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Predicting perceptions of WBG Sectoral Support: Can Country Opinion Survey data help?

Svetlana Markova's picture

The World Bank Group collects and analyzes feedback of its stakeholders systematically—on a three-year cycle—in all client countries. The Country Opinion Survey data helps the institution better understand local development context, enhance stakeholder engagement and partnerships, and improve its results on the ground. Tracking stakeholder opinions about effectiveness of the Bank Group’s sectoral support over time is crucial for assessing the progress on top development challenges in countries.

We continue looking at the education sector, as an example, to see how the Country Survey data can help country teams predict stakeholder perceptions and improve effectiveness of Bank’s sectoral work. Let’s look at the trending data, explore what drives the change in numbers, what can be projected for future and why, and how to work with stakeholder perceptions, using a targeted approach.

The first chart shows how the World Bank Group’s stakeholders—partners from the Government, ministries, civil society, private sector, and donor community—have changed their views on the Bank’s work in education in the Central Asian countries—Kazakhstan, the Kyrgyz Republic, Tajikistan, and Uzbekistan—during the past years.[1]

 


#LACfeaturegraph blog contest winner: In Latin America, education is not closing the income gap

Joaquín Muñoz's picture
Also available in: Español | Portuguese

Editor’s Note: In May, the LAC Team for Statistical Development launched the #LACfeaturegraph blog contest, where participants were asked to use poverty, inequality or other welfare data from the LAC Equity Lab to come up with an original analysis and integrate it with a data visualization. We received numerous blog submissions and after carefully reading each blog, we have picked the winner. Here is the winning entry from Joaquín Muñoz from Chile.

Education has long been considered fundamental in paving a country’s road to development. It is an International Human Right, one of the eight Millennium Development Goals and seventeen Sustainable Development Goals, and a critical player in reducing poverty. Thus, government officials and development partners have renewed efforts to ensure access to primary and secondary education worldwide.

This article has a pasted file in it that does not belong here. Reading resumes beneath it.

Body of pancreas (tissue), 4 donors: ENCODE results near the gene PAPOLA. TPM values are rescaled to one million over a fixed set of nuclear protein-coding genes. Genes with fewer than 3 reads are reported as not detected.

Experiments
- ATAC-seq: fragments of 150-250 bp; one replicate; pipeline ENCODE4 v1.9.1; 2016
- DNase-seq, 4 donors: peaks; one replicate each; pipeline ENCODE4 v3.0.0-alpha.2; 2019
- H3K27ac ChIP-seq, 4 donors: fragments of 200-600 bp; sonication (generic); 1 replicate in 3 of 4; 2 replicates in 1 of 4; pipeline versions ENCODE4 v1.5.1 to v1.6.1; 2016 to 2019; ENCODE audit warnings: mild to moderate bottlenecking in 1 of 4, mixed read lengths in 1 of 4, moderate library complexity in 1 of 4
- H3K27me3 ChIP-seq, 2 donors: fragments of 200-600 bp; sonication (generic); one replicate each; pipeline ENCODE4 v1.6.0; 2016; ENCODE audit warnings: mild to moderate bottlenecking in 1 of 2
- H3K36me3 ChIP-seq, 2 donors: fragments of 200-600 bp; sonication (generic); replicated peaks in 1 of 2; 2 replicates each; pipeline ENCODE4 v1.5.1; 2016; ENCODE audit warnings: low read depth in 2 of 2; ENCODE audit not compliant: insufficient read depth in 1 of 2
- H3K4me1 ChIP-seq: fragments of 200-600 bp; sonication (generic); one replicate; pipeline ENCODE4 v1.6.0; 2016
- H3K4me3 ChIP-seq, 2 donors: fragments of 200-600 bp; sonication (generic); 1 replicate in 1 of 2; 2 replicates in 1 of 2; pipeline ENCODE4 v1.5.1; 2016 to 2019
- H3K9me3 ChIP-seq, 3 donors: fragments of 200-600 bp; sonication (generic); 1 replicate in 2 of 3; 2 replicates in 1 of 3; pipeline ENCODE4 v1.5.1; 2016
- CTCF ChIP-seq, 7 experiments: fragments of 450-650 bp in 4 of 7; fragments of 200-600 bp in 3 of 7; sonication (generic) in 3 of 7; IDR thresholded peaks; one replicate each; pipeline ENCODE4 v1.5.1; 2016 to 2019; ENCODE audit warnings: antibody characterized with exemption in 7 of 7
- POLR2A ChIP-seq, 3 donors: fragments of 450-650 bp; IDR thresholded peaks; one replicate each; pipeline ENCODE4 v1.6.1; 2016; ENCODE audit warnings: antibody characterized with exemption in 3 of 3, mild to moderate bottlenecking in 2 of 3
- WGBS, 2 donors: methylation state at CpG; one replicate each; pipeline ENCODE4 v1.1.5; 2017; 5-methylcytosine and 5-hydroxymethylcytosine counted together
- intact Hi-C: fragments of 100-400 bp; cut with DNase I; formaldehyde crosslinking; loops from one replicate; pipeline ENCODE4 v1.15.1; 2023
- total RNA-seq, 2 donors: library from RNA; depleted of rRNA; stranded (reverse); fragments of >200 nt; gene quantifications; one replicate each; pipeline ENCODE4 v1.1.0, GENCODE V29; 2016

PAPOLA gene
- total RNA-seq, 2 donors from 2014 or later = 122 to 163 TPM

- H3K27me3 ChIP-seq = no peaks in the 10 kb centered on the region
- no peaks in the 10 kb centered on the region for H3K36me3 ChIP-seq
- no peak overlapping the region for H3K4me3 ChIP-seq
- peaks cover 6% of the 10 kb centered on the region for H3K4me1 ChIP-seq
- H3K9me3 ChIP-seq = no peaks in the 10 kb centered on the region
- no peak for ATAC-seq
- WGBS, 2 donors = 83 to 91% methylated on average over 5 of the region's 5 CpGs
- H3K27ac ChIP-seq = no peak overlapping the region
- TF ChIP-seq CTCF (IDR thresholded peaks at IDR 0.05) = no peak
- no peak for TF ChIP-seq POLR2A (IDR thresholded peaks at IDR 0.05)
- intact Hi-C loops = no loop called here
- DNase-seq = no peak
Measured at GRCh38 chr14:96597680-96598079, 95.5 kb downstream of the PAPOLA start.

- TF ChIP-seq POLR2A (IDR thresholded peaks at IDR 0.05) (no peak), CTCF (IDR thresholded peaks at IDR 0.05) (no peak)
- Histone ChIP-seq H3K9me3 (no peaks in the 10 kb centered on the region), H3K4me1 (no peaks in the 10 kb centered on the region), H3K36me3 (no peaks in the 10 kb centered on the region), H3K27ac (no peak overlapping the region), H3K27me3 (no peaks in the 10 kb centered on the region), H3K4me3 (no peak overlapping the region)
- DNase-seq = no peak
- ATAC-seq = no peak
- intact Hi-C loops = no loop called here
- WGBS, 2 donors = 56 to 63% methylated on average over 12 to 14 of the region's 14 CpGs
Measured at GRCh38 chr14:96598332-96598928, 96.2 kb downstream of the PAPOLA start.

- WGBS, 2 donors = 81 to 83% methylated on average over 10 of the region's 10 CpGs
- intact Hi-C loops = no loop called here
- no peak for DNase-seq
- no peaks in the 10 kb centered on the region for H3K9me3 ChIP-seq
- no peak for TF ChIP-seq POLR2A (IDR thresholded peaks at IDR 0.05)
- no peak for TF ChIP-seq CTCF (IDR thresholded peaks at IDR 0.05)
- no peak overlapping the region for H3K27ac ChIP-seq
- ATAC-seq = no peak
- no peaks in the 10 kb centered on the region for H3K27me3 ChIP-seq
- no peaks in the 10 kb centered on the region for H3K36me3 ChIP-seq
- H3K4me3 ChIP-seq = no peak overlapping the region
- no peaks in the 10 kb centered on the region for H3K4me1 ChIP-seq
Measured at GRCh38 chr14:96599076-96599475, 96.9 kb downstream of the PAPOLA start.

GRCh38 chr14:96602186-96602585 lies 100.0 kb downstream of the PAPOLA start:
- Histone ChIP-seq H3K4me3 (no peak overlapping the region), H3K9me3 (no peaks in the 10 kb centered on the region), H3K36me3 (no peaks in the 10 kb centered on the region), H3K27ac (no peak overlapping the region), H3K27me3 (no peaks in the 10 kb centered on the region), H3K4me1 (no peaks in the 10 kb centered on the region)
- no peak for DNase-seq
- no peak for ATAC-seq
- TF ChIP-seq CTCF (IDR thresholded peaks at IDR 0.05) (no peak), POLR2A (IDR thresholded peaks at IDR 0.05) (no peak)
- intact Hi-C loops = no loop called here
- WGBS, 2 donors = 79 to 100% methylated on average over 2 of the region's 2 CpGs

In Latin America and the Caribbean, a region that faces stark levels of inequality, educational programs have been designed and funded with the aim of guaranteeing equal opportunities to school access. For instance, while in 1990 primary school enrollment in the region was about 89.9 percent, by 2010 it had increased to 94.2 percent. In the same period, literacy rates progressed as well, increasing from 87.5 percent to 92.6 percent (The World Bank, 2017). Even though the difficulty of achieving universal access to education is daunting, the numbers show that the region is on the right track.

However, the figure below shows that even though there has been a significant increase in the total years of education between 2004 and 2014 among the region’s population, the top 60 percent and the bottom 40 percent have experienced unequal income gains. While both groups experienced an increase in years spent in school, the data suggest that the top 60 percent, which was already wealthier and longer-schooled, saw a greater increase in their median daily per capita income than the bottom 40 percent. This finding is consistent with other evidence that suggests that income returns to schooling differ across the wage distribution (Harmon, Oosterbeek and Walker, 2000).

Source: Author's graph using LAC Equity Lab tabulations of SEDLAC (CEDLAS and the World Bank).

If you know what stakeholders really think, can you engage more effectively?

Svetlana Markova's picture

The World Bank Group surveys its stakeholders from country governments, development organizations, civil society, private sector, academia, and media in all client countries across the globe. Building a dialogue with national governments and non-state partners based of the data received directly from them is an effective way to engage stakeholders in discussions in any development area at any possible level.

Let's take the education sector as an example to see how Country Survey data might influence the engagement that the Bank Group has on this highly prioritized area of work.